ISSN : 2146-3123
E-ISSN : 2146-3131

Incidental Glomus Coccygeum in a Surgical Pathology Specimen: A Hidden Clinical Entity
Recep Bedir1, Nazlıcan Yalçın1
1Department of Pathology, Recep Tayyip Erdogan University Faculty of Medicine, Rize, Turkey
DOI : 10.4274/balkanmedj.galenos.2023.2023-3-72
Pages : 374-375

A 38-year-old man exhibiting severe pain in his sacrococcygeal area was admitted to our hospital’s general surgery outpatient clinic. He was clinically diagnosed with pilonidal sinus and underwent surgical excision for it. Macroscopic examination of the pathologic specimen revealed no hairy bodies in the sinus tract; however, a 2-mm gray-white lesion was noted in the deeper dermis (Figure 1a). Microscopic examination also revealed a glomus-like tumor consisting of uniform cells with oval-round nuclei around the vessels in a small focus inside a fibrous tissue in the deep dermis (Figure 1b, 1c). Additionally, in immunohistochemical evaluation, these cells were stained negative for desmin and S100 but weak positive for smooth muscle actin (Figure 1d). Considering these findings, the specimen was diagnosed as glomus coccygeum. Written informed consent was obtained from the patient.

Some rare nonpathological structures can be challenging to diagnose visually by surgical pathologists who are unfamiliar with such structures. One of these rare structures is the glomus coccygeum, which is a net of glomus bodies found around the pericoccygeal soft tissues. The glomus coccygeum (also known as glomera coccygea) is a larger normal variant of glomus bodies, which are usually found in the distal extremities.1

However, whether glomus coccygeum causes coccydinia is debatable. Thus, it should be carefully examined by surgical pathologists because it can be structurally confused with a glomus tumor, which can develop in this region and cause coccydinia.2

The glomus coccygeum is a larger glomus body found at the coccyx. Glomus bodies have three main structures, namely, glomus cells, the vasculature, and smooth muscle cells. Glomus cells are considered modified smooth muscle cells that have centrally located oval-round nucleus with a regular shape. The cytoplasm of these cells may be clear, amphophilic, or eosinophilic. Characteristically, mitosis, necrosis, and atypia do not exist.3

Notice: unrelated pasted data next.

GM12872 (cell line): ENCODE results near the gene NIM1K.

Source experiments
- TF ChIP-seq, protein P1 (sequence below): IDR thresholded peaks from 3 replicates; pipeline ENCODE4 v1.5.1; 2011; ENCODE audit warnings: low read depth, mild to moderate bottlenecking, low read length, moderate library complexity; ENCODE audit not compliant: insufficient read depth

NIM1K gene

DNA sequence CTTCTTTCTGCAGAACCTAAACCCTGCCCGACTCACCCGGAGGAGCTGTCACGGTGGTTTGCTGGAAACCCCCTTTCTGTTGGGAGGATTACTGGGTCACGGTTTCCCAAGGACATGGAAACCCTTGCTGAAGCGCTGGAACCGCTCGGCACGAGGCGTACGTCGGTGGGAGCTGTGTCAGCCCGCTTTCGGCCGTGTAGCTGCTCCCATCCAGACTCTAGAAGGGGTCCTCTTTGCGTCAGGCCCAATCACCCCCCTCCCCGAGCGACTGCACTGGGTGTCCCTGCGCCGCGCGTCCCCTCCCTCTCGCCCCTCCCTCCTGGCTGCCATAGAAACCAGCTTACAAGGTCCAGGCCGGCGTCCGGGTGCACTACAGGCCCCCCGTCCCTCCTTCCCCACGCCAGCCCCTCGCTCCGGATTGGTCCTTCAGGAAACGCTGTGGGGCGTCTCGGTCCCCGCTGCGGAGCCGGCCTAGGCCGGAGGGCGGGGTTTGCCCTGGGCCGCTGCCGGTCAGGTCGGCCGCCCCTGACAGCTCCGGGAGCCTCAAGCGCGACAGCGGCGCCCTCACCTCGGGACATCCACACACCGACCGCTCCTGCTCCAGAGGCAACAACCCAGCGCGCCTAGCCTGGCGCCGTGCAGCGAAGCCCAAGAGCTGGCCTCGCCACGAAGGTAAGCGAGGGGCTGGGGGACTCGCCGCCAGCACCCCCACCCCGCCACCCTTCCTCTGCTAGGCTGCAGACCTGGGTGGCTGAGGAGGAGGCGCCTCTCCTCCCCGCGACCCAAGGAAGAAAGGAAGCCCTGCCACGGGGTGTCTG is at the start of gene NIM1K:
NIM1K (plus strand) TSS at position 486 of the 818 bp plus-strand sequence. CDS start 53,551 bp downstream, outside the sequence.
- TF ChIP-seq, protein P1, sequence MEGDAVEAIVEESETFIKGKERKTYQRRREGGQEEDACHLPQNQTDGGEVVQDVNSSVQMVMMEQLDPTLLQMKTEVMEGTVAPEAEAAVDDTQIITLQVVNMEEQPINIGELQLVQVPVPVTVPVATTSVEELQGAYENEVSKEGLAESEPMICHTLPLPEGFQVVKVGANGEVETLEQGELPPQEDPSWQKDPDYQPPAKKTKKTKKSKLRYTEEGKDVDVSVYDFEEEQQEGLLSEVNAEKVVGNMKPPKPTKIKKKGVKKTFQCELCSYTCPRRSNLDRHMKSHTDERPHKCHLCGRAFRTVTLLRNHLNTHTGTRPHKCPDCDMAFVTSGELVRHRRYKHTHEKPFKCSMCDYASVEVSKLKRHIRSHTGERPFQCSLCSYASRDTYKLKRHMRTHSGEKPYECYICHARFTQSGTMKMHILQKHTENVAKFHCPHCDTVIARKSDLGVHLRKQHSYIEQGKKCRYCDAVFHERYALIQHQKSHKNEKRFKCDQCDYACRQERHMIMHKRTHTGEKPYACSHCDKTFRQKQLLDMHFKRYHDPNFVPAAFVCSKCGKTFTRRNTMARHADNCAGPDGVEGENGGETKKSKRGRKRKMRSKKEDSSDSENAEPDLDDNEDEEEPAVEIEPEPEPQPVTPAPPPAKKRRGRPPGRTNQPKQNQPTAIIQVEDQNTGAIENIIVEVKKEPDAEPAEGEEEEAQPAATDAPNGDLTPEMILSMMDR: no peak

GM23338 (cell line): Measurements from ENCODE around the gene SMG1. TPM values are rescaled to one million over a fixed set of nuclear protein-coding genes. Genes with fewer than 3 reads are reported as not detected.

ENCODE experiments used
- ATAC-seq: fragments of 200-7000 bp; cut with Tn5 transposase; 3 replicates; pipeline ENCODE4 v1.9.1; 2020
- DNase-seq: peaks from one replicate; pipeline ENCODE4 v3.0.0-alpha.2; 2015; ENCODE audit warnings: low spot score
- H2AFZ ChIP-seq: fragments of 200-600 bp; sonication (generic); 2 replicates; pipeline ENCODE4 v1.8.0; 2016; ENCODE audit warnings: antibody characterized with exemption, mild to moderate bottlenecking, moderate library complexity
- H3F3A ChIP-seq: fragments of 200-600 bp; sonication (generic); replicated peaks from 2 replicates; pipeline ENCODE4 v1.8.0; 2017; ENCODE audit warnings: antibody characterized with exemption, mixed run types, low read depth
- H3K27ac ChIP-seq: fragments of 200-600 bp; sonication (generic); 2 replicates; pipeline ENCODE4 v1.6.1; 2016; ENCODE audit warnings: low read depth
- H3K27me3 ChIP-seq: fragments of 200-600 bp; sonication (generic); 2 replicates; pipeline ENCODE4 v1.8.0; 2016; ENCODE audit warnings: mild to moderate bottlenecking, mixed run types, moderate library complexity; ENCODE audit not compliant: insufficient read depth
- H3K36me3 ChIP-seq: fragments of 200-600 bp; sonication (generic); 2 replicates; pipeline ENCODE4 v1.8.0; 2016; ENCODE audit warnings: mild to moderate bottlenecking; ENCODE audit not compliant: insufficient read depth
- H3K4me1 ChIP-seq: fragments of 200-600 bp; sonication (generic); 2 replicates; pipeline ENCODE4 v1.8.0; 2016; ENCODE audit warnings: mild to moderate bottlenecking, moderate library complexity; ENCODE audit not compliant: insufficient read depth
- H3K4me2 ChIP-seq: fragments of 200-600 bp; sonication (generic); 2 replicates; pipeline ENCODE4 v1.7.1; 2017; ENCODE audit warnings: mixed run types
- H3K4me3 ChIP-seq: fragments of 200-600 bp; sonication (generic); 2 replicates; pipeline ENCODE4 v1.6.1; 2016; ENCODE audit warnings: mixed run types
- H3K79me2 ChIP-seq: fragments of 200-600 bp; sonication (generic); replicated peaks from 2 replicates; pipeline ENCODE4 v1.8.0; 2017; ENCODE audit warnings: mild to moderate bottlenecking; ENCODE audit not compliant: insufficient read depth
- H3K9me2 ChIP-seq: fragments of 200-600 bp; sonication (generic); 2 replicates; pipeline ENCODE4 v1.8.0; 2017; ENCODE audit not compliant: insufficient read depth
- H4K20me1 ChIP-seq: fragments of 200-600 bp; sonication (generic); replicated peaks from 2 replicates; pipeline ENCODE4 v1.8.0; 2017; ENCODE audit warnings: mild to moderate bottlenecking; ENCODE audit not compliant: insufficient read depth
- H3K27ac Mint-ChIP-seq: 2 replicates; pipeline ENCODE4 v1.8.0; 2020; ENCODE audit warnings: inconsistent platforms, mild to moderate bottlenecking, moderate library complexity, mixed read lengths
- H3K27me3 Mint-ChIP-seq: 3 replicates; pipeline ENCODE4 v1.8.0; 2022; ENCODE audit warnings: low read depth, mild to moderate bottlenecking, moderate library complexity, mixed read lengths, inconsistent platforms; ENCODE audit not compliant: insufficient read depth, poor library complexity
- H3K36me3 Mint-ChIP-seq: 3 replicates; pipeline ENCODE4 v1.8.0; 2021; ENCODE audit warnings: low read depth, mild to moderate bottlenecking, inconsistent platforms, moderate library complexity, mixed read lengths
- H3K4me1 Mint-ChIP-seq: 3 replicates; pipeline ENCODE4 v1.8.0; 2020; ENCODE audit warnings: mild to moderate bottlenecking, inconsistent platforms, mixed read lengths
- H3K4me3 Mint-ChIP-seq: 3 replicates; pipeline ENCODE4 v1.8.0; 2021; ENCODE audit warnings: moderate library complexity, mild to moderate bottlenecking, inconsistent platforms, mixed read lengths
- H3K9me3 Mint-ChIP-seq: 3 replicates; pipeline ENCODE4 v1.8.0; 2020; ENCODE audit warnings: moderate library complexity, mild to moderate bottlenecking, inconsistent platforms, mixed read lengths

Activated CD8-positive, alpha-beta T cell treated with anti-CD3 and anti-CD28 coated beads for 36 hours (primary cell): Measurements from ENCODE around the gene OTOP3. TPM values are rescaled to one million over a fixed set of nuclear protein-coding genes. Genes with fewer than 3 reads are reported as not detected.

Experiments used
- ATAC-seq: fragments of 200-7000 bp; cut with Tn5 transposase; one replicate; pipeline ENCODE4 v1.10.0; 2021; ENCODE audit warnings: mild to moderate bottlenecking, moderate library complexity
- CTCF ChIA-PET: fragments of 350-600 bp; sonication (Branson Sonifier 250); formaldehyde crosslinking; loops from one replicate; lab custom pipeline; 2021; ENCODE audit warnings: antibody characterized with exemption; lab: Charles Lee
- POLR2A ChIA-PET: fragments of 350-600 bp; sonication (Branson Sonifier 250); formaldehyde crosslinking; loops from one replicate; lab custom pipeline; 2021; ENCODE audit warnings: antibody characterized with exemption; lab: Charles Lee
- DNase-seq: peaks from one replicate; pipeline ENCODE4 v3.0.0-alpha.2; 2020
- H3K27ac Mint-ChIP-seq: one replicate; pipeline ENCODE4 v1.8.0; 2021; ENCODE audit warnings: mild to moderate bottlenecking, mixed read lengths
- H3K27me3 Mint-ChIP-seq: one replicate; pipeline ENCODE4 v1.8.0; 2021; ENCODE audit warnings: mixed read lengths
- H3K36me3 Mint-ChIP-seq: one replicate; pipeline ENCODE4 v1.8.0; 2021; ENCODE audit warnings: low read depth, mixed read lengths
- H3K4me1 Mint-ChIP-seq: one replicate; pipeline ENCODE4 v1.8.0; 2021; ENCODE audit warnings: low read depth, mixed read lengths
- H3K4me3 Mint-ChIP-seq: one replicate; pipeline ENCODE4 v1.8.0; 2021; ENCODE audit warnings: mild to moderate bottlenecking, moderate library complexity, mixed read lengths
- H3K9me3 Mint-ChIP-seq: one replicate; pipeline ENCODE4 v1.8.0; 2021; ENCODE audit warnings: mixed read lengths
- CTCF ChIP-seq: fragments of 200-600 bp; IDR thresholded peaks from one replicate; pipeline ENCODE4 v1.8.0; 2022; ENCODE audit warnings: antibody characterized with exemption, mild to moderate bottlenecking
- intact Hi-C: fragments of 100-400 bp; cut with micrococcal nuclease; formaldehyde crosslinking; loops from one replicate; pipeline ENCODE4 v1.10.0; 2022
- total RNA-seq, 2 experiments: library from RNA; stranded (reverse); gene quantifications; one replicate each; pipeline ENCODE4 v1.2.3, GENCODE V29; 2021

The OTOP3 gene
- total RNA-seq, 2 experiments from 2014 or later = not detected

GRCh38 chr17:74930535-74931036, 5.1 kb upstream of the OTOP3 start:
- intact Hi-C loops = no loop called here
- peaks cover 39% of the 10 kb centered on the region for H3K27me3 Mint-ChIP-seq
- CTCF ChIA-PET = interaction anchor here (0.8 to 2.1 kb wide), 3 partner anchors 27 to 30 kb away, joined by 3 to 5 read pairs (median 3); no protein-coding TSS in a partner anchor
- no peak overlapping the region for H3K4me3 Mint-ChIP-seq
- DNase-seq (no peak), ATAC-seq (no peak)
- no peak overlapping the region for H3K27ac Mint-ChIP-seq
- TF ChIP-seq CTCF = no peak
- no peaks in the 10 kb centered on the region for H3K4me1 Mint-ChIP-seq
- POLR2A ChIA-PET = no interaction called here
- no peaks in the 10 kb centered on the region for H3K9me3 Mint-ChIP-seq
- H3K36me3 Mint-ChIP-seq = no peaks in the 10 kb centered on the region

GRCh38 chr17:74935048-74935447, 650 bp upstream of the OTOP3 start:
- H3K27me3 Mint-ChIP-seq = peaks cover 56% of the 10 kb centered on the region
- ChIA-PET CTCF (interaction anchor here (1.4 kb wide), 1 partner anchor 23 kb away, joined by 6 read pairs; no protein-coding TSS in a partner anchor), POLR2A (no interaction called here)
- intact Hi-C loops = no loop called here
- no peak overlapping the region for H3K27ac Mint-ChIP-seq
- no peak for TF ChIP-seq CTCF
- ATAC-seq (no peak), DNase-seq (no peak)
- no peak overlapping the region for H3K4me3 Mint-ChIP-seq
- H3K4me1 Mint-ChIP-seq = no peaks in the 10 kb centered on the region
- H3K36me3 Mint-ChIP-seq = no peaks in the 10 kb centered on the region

In contrast, a glomus tumor is a mesenchymal neoplasm composed of cells resembling modified smooth muscle cells of the normal glomus body; however, it does not arise from glomus bodies.

Given the bigger size of the glomus coccygeum than a normal glomus body and significant histological resemblance to a glomus tumor, glomus coccygeum may be misdiagnosed as a glomus tumor.3 Therefore, most cases of glomus coccygeum have been reported as glomus tumors.4

The main significance of glomus coccygeum is that surgical pathologists recognize it as a normal histological finding in this area.3  As a result, pathologists should be aware of this normal structure and avoid diagnosing it as a glomus tumor.

Informed Consent: Written informed consent was obtained from the patient.

Authorship Contributions: Concept- R.B.; Design- R.B.; Data Collection or Processing- N.Y.; Analysis or Interpretation- N.Y.; Writing- R.B.

Conflict of Interest: No conflict of interest was declared by the authors.


  1. Gatalica Z, Wang L, Lucio ET, Miettinen M. Glomus coccygeum in surgical pathology specimens: small troublemaker. Arch Pathol Lab Med. 1999;123:905-908.
  2. Kim HS, Yang SH, Park HJ, Park HB, Cho HS. Glomus tumor as a cause of coccydynia. Skeletal Radiol. 2013;42:1471-1473.
  3. Santos LD, Chow C, Kennerson AR. Glomus coccygeum may mimic glomus tumour. Pathology. 2002;34:339-343.
  4. Albrecht S, Zbieranowski I. Incidental glomus coccygeum. When a normal structure looks like a tumor. Am J Surg Pathol. 1990;14:922-924.

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